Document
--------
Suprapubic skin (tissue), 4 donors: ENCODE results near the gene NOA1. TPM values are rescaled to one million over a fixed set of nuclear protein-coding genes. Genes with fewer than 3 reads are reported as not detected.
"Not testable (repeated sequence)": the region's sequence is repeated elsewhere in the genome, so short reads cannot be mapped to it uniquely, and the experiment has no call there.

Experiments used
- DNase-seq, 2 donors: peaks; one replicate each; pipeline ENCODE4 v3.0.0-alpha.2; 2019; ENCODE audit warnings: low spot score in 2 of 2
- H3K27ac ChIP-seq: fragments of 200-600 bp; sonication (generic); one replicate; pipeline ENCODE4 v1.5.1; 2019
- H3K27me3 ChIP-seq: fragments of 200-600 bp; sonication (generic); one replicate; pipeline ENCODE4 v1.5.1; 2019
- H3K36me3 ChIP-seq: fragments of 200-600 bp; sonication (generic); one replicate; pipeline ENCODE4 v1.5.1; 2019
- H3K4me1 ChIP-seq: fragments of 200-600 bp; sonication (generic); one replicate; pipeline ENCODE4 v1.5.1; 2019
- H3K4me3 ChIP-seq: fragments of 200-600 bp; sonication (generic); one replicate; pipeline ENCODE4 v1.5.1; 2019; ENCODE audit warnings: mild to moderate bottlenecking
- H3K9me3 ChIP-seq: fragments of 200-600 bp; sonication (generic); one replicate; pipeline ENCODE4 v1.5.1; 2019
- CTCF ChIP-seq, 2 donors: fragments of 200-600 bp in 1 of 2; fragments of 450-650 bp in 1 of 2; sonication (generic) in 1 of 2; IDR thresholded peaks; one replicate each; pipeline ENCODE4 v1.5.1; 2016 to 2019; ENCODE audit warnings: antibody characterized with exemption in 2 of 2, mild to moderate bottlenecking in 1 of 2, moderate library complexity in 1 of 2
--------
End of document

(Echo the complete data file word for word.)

Suprapubic skin (tissue), 4 donors: ENCODE results near the gene NOA1. TPM values are rescaled to one million over a fixed set of nuclear protein-coding genes. Genes with fewer than 3 reads are reported as not detected.
"Not testable (repeated sequence)": the region's sequence is repeated elsewhere in the genome, so short reads cannot be mapped to it uniquely, and the experiment has no call there.

Experiments used
- DNase-seq, 2 donors: peaks; one replicate each; pipeline ENCODE4 v3.0.0-alpha.2; 2019; ENCODE audit warnings: low spot score in 2 of 2
- H3K27ac ChIP-seq: fragments of 200-600 bp; sonication (generic); one replicate; pipeline ENCODE4 v1.5.1; 2019
- H3K27me3 ChIP-seq: fragments of 200-600 bp; sonication (generic); one replicate; pipeline ENCODE4 v1.5.1; 2019
- H3K36me3 ChIP-seq: fragments of 200-600 bp; sonication (generic); one replicate; pipeline ENCODE4 v1.5.1; 2019
- H3K4me1 ChIP-seq: fragments of 200-600 bp; sonication (generic); one replicate; pipeline ENCODE4 v1.5.1; 2019
- H3K4me3 ChIP-seq: fragments of 200-600 bp; sonication (generic); one replicate; pipeline ENCODE4 v1.5.1; 2019; ENCODE audit warnings: mild to moderate bottlenecking
- H3K9me3 ChIP-seq: fragments of 200-600 bp; sonication (generic); one replicate; pipeline ENCODE4 v1.5.1; 2019
- CTCF ChIP-seq, 2 donors: fragments of 200-600 bp in 1 of 2; fragments of 450-650 bp in 1 of 2; sonication (generic) in 1 of 2; IDR thresholded peaks; one replicate each; pipeline ENCODE4 v1.5.1; 2016 to 2019; ENCODE audit warnings: antibody characterized with exemption in 2 of 2, mild to moderate bottlenecking in 1 of 2, moderate library complexity in 1 of 2